“You have brains in your head
You have feet in your shoes
You can steer yourself
Any direction you choose.”
             — Dr. Seuss, “Oh, the Places You’ll Go!”

Studying dietetics at university doesn’t mean you’re committing to a narrow career path. On the contrary: a solid, science-driven base in dietetics can take you many places, professionally.

Positive proof of this is the resume of former Director General, Queensland Government in the Department of the Premier and Cabinet, Helen Ringrose.

Helen joined our executive leadership panel at Dietitian Day 2016 in Sydney, sharing her insights on parlaying her dietetics background into an illustrious career featuring nearly three decades of senior leadership positions in Government, in the departments of Health, Education, Agriculture and Finance. She also has extensive experience in the management of major information technology projects in the public sector.

Now retired, Helen reflected back on her career learnings for us when we spoke recently in the weeks leading up to her Dietitian Day appearance. Sit back, listen and learn from a noted leader who built the career of her choice.

Dietitian Connection: What motivated you to seize opportunities beyond dietetics?

Helen Ringrose: As chief dietitian of a major metropolitan Melbourne hospital back in the 70s, I became very active in the Allied Health Professionals association. It became very obvious to me at the time that we, as a large working group within hospitals, had very little say in the provision of services in the hospital.

I wanted to have far greater input into health policy, as it affected patients and service provision provided by those allied health professionals. So when I saw how hospitals operated, and how little input we really had, I felt I needed to develop other skills that would allow us a greater say.

DC: What were the biggest learnings you had throughout your career?

HR: Seize any and every opportunity that presents itself to you. I was fortunate enough at the time I was working in dietetics to be part of the community health services program introduced by the Whitlam government, and was able to establish and set up a community nutrition program at the hospital. That was quite new and quite radical at the time – stepping outside the clinical model.

It is important that we learn to tackle tasks that stretch us. Don’t think you can’t achieve things – taking things step by step, a lot can be achieved.

It’s also very important to stay abreast of current trends in your professional field, and work with management to try and adopt these trends in your establishment or institution.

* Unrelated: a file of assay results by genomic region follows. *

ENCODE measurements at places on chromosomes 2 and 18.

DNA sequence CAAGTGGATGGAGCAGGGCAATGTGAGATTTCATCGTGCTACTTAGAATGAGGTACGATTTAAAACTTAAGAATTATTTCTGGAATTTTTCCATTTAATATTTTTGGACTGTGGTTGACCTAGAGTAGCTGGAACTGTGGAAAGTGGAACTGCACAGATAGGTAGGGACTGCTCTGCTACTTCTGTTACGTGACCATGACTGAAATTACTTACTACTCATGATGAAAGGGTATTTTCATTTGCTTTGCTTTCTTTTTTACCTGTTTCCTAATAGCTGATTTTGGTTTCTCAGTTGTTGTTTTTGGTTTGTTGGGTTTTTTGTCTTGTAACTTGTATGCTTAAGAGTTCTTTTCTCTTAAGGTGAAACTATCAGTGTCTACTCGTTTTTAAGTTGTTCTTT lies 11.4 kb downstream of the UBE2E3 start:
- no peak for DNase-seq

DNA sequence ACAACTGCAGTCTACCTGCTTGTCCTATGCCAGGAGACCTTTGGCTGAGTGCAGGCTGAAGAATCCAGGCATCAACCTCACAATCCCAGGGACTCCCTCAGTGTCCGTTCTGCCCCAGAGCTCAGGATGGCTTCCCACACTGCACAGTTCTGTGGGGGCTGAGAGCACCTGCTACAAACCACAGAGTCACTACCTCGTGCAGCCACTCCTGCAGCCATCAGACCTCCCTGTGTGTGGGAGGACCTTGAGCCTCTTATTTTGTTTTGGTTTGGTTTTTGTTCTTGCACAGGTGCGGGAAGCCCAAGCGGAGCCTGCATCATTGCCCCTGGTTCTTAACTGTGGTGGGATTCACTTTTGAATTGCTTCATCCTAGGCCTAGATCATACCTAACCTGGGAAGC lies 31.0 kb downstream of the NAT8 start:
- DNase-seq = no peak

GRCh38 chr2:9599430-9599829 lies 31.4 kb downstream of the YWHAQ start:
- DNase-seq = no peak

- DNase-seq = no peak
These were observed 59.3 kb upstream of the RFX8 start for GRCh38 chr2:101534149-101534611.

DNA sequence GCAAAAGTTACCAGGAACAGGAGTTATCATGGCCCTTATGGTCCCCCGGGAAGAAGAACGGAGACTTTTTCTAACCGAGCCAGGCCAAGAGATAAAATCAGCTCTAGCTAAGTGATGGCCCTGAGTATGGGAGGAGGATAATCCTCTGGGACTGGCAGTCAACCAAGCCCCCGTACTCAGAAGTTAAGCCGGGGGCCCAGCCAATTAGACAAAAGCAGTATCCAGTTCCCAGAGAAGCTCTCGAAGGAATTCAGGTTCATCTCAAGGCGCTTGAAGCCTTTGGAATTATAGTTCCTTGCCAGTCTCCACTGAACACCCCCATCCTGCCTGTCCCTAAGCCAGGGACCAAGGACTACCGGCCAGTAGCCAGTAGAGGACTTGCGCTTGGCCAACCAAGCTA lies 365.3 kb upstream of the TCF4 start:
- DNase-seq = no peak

A lot of times, dietitians will say, “We can’t convince management to get the funding for extra resources or staff.” Sometimes dietitians have to look outside the square and say, ”Where else can we get funding, or recognition for what we’re doing, to try and implement some of the programs that we want to achieve?” There are different ways of doing that.

DC: How do you continue to grow and develop in this ever-changing innovative environment of today’s world?

HR: Stay abreast of current issues, and stay attuned to innovation in your particular field. Participate in events like Dietitian Day, and professional conferences and meetings with your contemporaries – not only in Australia, but also overseas.

We need to understand and adopt the use of information technology to its maximum effect to improve everyday client patient service delivery, because the world is changing so quickly that if we don’t do this, we are going to be left behind as a profession.

A very good example of that is the CSIRO Total Wellbeing online diet, which gives support to people wishing to pursue a healthier lifestyle. It’s an excellent program that adopts leading-edge practices through information technology innovation to reach a far greater population than just one-on-one dietitians seeing patients could. This is an example of the impact the profession can have.

DC: How can dietitians stand out from the crowd and be leaders?

HR: Younger dietitians, in particular, must participate in professional forums, whether they’re dietitians’ conferences, monthly meetings, seminars, or professional talks.

While a large proportion of dietitians work in a hospital setting, in a one-on-one basis or a more general basis, for the profession to stand out, they have to become much more vocal through the use of media and public speaking, to have their messages heard. This is something I have supported for many years in many fields – not just nutrition and dietetics.